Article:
A thriving economy, robust infrastructure, strong cultural identity, and general attractiveness used to be the factors for choosing a place to invest, study, live or work. But with climate change taking up speed, place branding experts are returning to the drawing boards to include the climate emergency into city- and country brand strategies.
But how exactly can place branding help to address the climate emergency? And how is it affected by it? We asked our panel of place branding specialists (in alphabetical order, with those available for consulting, research or as speakers featured upfront).
Our key takeaways:
- Having a strong place brand in a competitive world is important, but what differentiates a city/country from the rest nowadays is its resolve to ensure sustainability, including addressing the climate emergency.
- Many big names in the corporate world have long made bold climate commitments. Expectations are growing to see similar commitments made by communities and places.
- Investors, visitors and residents are attracted to those cities that have a thriving economy, good living conditions, and a ‘smarter’ and ‘cleaner’ environment. Cities with a progressive climate image, like Copenhagen, will benefit.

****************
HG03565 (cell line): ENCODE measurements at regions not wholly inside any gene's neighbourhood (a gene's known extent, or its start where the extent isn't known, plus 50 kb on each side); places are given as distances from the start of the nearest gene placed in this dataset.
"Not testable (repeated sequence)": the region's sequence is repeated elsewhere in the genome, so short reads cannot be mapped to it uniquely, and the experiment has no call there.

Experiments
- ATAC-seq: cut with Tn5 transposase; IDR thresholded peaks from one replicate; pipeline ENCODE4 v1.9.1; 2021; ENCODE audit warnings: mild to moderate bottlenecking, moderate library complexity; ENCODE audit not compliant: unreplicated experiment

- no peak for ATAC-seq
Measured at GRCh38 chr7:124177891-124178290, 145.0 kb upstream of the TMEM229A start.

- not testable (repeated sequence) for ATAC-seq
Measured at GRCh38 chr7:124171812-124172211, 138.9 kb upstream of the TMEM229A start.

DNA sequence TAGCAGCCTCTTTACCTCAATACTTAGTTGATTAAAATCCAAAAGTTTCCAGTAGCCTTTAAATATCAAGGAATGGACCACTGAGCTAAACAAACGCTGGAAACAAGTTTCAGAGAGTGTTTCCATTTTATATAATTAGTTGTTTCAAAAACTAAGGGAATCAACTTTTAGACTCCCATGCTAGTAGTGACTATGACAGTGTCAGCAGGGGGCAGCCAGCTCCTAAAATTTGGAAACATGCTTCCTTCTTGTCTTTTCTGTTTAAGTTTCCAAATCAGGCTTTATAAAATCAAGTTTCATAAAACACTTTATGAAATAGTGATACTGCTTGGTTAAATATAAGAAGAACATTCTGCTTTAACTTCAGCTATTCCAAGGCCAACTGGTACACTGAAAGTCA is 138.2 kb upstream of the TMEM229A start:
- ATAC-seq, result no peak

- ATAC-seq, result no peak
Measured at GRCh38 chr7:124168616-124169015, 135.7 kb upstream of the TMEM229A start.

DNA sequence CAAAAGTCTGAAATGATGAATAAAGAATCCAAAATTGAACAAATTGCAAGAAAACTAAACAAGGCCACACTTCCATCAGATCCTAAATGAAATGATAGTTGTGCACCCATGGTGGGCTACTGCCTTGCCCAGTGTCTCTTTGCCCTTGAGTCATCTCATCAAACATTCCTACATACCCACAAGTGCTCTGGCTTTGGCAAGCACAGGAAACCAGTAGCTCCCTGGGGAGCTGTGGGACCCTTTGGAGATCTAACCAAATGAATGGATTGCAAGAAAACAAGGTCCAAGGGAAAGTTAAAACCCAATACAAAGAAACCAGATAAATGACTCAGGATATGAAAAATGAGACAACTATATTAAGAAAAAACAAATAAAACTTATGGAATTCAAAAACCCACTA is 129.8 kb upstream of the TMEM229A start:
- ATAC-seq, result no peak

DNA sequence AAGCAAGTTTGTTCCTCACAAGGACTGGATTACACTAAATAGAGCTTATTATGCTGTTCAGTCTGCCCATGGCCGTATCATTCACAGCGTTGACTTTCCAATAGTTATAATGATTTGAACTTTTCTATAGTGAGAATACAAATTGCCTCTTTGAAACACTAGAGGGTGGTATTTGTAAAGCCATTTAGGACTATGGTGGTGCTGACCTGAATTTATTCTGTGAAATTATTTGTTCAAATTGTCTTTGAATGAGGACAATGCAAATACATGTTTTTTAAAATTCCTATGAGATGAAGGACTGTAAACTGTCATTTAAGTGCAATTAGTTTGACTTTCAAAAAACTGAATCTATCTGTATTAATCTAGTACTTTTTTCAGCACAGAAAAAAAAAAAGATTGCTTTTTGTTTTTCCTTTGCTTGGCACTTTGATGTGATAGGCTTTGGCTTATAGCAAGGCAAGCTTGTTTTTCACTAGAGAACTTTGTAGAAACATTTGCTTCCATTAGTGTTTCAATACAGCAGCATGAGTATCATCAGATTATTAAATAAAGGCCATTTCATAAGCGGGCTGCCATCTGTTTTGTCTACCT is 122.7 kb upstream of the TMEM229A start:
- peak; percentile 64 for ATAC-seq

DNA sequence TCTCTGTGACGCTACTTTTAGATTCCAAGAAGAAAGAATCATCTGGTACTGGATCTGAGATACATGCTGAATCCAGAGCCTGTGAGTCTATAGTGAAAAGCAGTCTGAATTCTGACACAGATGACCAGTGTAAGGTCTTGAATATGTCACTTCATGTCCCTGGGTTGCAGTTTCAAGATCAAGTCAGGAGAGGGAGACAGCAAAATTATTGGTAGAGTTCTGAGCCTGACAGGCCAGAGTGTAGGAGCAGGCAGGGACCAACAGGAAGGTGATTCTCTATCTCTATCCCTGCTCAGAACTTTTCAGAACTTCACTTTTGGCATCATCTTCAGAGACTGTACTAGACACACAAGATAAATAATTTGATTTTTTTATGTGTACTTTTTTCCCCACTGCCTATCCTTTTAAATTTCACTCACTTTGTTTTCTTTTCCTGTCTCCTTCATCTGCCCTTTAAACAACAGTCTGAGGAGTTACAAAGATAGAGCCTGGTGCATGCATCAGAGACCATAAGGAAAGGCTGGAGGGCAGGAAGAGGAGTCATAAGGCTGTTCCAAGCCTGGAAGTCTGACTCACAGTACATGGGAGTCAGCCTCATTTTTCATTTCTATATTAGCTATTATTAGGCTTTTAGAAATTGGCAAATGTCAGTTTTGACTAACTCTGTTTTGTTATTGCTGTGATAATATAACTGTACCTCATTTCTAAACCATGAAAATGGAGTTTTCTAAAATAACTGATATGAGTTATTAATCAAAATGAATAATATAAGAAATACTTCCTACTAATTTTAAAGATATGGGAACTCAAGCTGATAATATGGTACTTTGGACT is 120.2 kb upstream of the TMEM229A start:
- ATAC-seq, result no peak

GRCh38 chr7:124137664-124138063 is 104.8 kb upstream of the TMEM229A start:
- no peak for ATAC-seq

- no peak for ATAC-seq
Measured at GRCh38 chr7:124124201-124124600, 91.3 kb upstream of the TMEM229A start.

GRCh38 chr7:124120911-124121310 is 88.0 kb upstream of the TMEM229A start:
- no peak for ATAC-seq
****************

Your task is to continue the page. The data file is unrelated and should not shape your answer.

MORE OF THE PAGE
- Place branding in 2020 is at a juncture where values around sustainability are becoming more important. Cities, regions and countries not including the climate crisis and other sustainability concerns in their strategic brand positioning might find their reputation and competitiveness threatened.
- Greenwashing is no longer an option as it’s being called out by well-informed citizens and stakeholders. Walk the talk.
- Place branding is all about mobilizing diverse stakeholders, which is also critical to addressing the climate emergency.
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A majority of places, organizations and individuals seek to be considered “good global citizens.” As do an increasing number of prospective visitors, residents, and investors. In the future, the level to which locations are supportive and active in addressing the climate emergency will be of increasing importance.
The science and policies directed toward addressing climate change are going to be dynamic with many advances and changes. It’s likely that the efforts and techniques in addressing these issues will also be common to competitor locations. Some will be local, others national and international. Place brand positioning relies on differentiating factors and points of difference. It’s possible that basing brand positioning on climate-related initiatives alone will not provide the sustainable points of difference required for successful branding because they may be easily matched by others.